There are nine Republican candidates vying to be a New Hanover County Commissioner. The top three vote getters in the primary will move on to the November Election.
Former County Commissioner Skip Watkins – he served from 2014 to 2018 – points to a trio of issues he says need more attention and management.
”Well, the hundred pound gorilla is the hospital, and I think that is a very important issue. But I think the recurring issues such as how do we handle development? How do we deal with the opioid crisis? How do we deal with GenX? I think they're in different categories. So, personally, we accomplished a lot in my one term, and I want to get back into the fight against GenX. I think it's an insult, it's a horror to our community and, gone on far too long. The opioid crisis currently is not top fold news in the area because of other issues, but you know, annually, over 50,000 people a year die, more American soldiers died in Vietnam over those several years. So we were forgetting or we're not paying enough attention and resources to that.”
Watkins also mentioned he was on the Board when it implemented the only property tax decrease in decades for the County.
For candidate Joe Irrera, it’s the economy.
“My top priority is the economy. New Hanover County is doing very well currently. And I hope to continue that and even expand upon it. Working in collaboration with some of our business development entities and various other stakeholders, you know City and countywide. And just make sure that job creation is always a very hot topic. We have two incredible institutions locally with Cape Fear Community College and UNCW. We also have a couple of other satellite universities, but we also have a variety of other industries, you know, national and international industries. So I would work to retain what we have here and expand.”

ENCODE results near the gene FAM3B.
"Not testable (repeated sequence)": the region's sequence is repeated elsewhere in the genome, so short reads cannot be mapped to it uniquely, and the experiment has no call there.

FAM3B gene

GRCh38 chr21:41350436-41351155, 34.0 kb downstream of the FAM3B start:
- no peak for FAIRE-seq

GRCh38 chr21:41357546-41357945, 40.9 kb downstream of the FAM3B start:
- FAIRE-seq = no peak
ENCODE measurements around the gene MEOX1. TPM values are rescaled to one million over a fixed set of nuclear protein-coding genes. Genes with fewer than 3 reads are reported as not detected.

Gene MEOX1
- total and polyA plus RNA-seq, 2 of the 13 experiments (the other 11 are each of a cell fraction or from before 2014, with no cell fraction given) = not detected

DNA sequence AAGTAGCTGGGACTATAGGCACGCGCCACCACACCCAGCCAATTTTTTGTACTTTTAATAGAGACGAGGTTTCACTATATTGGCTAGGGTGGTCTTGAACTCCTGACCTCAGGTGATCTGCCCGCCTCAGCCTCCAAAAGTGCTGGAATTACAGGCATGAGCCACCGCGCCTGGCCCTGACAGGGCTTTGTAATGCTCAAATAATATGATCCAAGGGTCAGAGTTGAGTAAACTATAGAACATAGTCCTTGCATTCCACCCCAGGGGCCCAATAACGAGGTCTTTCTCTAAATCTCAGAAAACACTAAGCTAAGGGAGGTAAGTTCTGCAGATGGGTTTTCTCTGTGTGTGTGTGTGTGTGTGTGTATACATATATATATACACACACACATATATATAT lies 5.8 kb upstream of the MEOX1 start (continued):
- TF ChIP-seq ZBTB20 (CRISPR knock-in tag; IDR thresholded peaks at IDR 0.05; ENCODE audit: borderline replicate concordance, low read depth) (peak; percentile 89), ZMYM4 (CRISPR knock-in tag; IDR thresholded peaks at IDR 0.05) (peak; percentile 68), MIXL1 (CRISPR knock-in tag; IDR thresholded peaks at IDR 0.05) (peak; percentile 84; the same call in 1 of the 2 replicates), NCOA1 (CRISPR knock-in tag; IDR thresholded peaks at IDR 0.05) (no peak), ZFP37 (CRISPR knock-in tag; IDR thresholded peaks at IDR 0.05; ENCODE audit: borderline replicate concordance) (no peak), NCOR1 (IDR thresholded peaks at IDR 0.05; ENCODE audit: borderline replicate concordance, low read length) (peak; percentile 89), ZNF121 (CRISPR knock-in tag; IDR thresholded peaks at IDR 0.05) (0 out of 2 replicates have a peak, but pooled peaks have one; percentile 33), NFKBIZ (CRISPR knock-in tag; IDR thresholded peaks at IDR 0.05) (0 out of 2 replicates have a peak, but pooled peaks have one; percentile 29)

Irerra retired as a Colonel after 30 years in the Marine Corps.
Deb Hays served over eight years as Chair of the City of Wilmington Planning Commission, and is a realtor with Intracoastal. She looks to education as a key priority.
”I'm very focused on education and not because of all the recent news, but because I believe that to be the core of almost everything that we do. I also believe that job growth is critically important to the success of our community. Our infrastructure. We need to make sure that we have an ongoing plan for that infrastructure and to take into account the increase in population that's going on. And I am very, very strong on housing affordability. And I choose that word very carefully and with great thought because I truly understand all the assets, all the different variations of what affordable housing is.”
Hays also spent more than 12 years as the Chair of the Wilmington Housing Authority.
Vince Winkel, WHQR News.